Deputy Attorney General Rod Rosenstein will speak to congressional leaders next week behind closed doors to address reports that he discussed wearing a wire to secretly record President Donald Trump and recruited Cabinet members to invoke the 25th Amendment to remove Trump from office.
House Judiciary Chairman Bob Goodlatte and Oversight Chairman Trey Gowdy said in a statement Thursday that Rosenstein has agreed to be interviewed by the Republican and Democratic leaders of the House Oversight and Judiciary Committees on October 24, in what will be his first appearance on Capitol Hill after he nearly departed the Justice Department last month amid the fallout over his comments about a wire and the 25th Amendment.
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The interview will be held behind closed doors in a secure setting, the lawmakers said, but a transcript will be released once it is scrubbed by the intelligence community for sensitive information.
But the interview with just the four committee leaders and a court reporter may not stem the growing criticism of Rosenstein from Trump's closest Republican congressional allies, who have been demanding Rosenstein appear so they can grill the deputy attorney general.
House Freedom Caucus leader Mark Meadows of North Carolina renewed his calls for Rosenstein to resign on Thursday, before the interview had been announced.
"At this particular point, Rod Rosenstein's priorities are misplaced, for his unwillingness to come before Congress and allow us to conduct proper congressional oversight," Meadows said. "It's time that Rod Rosenstein steps down. He should do so immediately. And in doing that, I think it would serve the country well, it would serve this President well."
Rosenstein had appeared to be stepping down last month after The New York Times, CNN and other outlets had reported that he discussed wearing a wire and invoking the 25th Amendment. But Trump said he had no plans to fire Rosenstein after they met on Air Force One earlier this month.
After the reports first surfaced last month, Rosenstein said: "I never pursued or authorized recording the President and any suggestion that I have ever advocated for the removal of the President is absolutely false."
Another source in the meeting where the wire remark was made told CNN it was sarcastic.
But the comments prompted Meadows and other congressional Republicans to demand Rosenstein appear on Capitol Hill to explain himself. The criticism amplified last week after former FBI General Counsel James Baker testified behind closed doors that Baker's colleagues had approached him about the meeting in which Rosenstein discussed wearing a wire, and they believed Rosenstein was serious.
Baker, who was not in the meeting when Rosenstein made the comments, was back on Capitol Hill on Thursday to conclude his testimony. Meadows again called for Rosenstein's resignation as he left the interview with Baker.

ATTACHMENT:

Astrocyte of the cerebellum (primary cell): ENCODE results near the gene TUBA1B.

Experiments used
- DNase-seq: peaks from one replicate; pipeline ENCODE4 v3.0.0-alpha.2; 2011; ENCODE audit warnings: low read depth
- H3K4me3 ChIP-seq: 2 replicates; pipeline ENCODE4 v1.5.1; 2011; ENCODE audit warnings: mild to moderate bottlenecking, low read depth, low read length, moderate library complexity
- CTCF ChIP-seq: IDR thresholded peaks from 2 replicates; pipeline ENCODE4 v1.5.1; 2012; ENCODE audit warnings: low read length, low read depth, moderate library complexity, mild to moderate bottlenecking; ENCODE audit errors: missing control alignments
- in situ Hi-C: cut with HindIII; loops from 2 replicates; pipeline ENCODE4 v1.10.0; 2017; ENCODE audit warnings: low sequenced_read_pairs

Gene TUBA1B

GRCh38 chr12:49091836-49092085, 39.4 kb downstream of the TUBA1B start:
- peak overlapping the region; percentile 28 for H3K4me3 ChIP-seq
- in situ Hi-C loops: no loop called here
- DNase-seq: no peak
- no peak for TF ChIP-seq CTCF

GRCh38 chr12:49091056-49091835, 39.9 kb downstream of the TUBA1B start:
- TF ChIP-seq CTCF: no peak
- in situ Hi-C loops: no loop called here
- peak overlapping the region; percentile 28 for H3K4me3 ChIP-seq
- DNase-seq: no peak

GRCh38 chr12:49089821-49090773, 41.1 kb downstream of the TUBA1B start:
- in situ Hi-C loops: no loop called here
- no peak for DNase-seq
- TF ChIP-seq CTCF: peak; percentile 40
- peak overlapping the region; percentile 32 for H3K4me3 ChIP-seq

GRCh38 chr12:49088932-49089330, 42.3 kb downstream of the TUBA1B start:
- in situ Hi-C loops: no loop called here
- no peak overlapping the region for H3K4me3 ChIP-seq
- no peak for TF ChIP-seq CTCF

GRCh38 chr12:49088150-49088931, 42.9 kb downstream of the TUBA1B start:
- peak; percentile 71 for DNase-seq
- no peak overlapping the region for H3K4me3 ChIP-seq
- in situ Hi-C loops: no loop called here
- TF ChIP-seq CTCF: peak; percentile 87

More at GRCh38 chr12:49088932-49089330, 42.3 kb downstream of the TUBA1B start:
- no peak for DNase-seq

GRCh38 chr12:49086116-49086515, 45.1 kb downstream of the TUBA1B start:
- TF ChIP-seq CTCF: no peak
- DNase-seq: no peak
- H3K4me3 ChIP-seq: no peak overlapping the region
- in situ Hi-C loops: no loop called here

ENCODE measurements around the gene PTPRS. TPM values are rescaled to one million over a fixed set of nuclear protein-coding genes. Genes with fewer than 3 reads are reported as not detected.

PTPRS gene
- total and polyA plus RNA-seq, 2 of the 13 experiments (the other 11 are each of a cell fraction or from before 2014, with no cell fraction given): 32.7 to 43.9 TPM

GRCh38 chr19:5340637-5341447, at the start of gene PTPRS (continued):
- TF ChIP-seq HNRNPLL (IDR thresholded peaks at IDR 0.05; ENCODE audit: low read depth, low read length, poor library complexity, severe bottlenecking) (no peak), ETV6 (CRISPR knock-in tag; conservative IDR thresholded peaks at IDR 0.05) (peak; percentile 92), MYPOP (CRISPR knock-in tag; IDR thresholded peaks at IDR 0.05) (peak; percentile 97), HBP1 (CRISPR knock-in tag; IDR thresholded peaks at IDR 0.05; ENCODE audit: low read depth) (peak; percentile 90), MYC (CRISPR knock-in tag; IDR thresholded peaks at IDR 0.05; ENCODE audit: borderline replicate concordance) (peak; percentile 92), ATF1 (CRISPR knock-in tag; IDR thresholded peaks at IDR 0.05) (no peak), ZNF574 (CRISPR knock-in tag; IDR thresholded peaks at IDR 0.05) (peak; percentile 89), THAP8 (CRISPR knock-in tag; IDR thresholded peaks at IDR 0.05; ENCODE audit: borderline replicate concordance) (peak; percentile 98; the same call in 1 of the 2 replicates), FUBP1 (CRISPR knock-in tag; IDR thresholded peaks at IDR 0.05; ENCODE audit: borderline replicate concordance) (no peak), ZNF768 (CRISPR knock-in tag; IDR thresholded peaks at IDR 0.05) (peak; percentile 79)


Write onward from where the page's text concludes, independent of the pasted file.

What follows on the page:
"You can't help but see the testimony we've received over the last week or so and call into question Rod Rosenstein's candor," Meadows said. "Based on multiple conversations that we've had, it's apparent Deputy Attorney General Rod Rosenstein did intend to at one point tape the President of the United States. And that's troubling."
Meadows and others like Reps. Jim Jordan and Matt Gaetz have pressed Goodlatte, who is retiring at the end of this term, to subpoena Rosenstein to testify. They're unlikely to be satisfied that Rosenstein is only expected to meet with Goodlatte, House Oversight Chairman Trey Gowdy and the top Democrats on Judiciary and Oversight: Reps. Jerry Nadler and Elijah Cummings respectively.
Gaetz criticized Goodlatte on Twitter last week after a tentative interview date with Rosenstein was postponed, saying he had flown up from Florida for the occasion, and he expressed his frustration with the process again Thursday.
"It's just a travesty we haven't brought Rosenstein in to give answers under oath," Gaetz said. "This is low-energy oversight."
The uproar over Rosenstein's latest comments were only the latest twist in a lengthy feud between Rosenstein and congressional Republicans over documents related to the FBI and the Justice Department's handling of the Hillary Clinton email and Trump-Russia investigations.
Meadows and Jordan in July introduced articles of impeachment against Rosenstein, although they have not taken a procedural move yet to force a House floor vote on the matter. Meadows has asserted that congressional leaders agreed to bring in Rosenstein for an interview with the committees in the wake of his comments.